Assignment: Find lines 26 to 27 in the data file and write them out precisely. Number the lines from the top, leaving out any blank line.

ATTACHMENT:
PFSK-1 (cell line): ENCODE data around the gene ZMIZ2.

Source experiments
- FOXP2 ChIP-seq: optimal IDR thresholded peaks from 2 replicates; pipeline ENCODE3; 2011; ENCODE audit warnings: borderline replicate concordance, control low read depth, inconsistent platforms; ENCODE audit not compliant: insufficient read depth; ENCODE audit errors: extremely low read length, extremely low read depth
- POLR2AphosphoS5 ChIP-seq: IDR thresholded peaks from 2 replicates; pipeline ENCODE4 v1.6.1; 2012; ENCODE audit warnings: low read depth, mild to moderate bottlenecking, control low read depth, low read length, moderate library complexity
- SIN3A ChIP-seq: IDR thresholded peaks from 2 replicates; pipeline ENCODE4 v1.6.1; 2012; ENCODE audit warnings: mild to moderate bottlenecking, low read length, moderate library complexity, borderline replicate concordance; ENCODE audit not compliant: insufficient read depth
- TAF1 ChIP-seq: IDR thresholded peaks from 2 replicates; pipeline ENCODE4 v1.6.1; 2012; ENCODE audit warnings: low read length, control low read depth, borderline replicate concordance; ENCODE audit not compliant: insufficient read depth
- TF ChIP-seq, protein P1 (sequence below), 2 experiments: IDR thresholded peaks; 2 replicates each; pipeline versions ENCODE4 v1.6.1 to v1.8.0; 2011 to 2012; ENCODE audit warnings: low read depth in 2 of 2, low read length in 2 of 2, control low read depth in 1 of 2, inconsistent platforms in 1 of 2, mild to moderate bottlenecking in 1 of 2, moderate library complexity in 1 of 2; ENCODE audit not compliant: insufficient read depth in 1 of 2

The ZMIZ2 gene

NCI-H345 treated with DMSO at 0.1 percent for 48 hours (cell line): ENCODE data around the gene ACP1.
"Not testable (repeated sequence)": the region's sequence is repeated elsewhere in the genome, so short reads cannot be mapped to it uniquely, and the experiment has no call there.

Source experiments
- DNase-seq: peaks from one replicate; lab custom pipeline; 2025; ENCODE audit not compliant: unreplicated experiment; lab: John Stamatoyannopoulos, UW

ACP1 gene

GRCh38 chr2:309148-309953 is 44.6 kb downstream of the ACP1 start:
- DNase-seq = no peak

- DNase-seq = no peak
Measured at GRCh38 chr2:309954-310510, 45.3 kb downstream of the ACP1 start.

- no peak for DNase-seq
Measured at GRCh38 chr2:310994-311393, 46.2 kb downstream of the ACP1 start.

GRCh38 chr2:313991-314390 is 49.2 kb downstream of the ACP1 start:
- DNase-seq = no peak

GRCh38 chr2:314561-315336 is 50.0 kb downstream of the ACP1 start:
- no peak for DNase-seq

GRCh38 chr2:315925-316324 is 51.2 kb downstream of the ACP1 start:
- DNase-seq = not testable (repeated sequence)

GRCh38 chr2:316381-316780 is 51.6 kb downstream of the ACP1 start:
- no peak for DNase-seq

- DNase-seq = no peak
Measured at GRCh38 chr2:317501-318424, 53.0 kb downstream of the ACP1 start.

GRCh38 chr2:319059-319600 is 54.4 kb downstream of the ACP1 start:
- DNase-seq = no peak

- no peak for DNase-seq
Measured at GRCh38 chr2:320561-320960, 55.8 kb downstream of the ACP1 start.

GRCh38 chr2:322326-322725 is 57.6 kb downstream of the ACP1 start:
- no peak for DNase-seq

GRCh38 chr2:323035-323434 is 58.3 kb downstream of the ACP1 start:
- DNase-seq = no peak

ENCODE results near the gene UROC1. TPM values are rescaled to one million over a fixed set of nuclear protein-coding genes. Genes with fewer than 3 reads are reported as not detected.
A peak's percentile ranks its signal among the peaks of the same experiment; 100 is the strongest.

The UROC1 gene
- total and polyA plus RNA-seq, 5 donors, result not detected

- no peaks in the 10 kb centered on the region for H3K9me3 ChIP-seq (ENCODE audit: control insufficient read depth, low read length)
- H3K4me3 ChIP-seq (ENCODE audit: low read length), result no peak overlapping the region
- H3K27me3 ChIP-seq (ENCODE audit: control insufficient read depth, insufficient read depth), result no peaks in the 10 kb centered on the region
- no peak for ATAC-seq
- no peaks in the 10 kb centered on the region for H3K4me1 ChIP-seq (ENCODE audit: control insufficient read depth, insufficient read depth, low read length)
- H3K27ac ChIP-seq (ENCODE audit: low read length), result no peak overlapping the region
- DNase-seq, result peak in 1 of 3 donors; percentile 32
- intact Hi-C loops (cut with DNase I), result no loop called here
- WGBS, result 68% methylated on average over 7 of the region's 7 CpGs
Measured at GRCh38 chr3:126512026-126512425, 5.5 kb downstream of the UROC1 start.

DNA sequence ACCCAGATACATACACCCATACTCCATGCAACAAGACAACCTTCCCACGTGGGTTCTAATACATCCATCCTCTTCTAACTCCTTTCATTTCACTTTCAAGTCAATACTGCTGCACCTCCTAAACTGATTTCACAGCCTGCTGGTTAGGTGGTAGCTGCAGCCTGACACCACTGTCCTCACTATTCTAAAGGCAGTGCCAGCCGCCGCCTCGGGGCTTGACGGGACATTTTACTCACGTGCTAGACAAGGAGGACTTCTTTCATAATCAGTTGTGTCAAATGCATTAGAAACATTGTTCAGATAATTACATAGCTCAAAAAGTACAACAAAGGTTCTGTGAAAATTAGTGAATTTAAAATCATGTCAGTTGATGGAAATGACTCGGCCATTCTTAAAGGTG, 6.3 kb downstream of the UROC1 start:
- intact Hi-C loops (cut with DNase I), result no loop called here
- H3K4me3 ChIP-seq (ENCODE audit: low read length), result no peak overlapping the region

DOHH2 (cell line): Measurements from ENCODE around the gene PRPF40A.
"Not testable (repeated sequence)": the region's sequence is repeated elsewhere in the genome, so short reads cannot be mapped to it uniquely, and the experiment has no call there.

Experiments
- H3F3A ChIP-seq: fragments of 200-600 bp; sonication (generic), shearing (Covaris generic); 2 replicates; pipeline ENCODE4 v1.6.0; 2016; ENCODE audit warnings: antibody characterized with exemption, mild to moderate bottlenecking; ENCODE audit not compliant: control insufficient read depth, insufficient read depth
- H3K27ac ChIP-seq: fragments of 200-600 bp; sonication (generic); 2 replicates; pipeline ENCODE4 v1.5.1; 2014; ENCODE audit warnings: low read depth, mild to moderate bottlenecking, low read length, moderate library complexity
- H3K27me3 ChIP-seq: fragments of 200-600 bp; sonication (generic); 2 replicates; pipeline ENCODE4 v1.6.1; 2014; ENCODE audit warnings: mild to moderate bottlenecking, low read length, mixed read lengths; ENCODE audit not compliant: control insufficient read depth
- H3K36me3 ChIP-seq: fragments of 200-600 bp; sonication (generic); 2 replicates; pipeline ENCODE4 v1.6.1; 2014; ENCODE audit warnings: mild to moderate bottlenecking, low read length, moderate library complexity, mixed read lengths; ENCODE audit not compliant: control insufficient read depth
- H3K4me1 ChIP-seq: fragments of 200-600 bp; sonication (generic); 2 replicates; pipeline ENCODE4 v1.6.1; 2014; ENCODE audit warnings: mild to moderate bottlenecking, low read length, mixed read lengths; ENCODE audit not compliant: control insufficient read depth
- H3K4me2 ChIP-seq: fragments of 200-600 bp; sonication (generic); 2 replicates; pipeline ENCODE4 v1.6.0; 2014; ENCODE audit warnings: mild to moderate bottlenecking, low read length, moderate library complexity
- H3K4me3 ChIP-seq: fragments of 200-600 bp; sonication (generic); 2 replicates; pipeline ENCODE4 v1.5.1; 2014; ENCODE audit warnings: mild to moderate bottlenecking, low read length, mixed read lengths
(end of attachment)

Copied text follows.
GRCh38 chr2:316381-316780 is 51.6 kb downstream of the ACP1 start:
- no peak for DNase-seq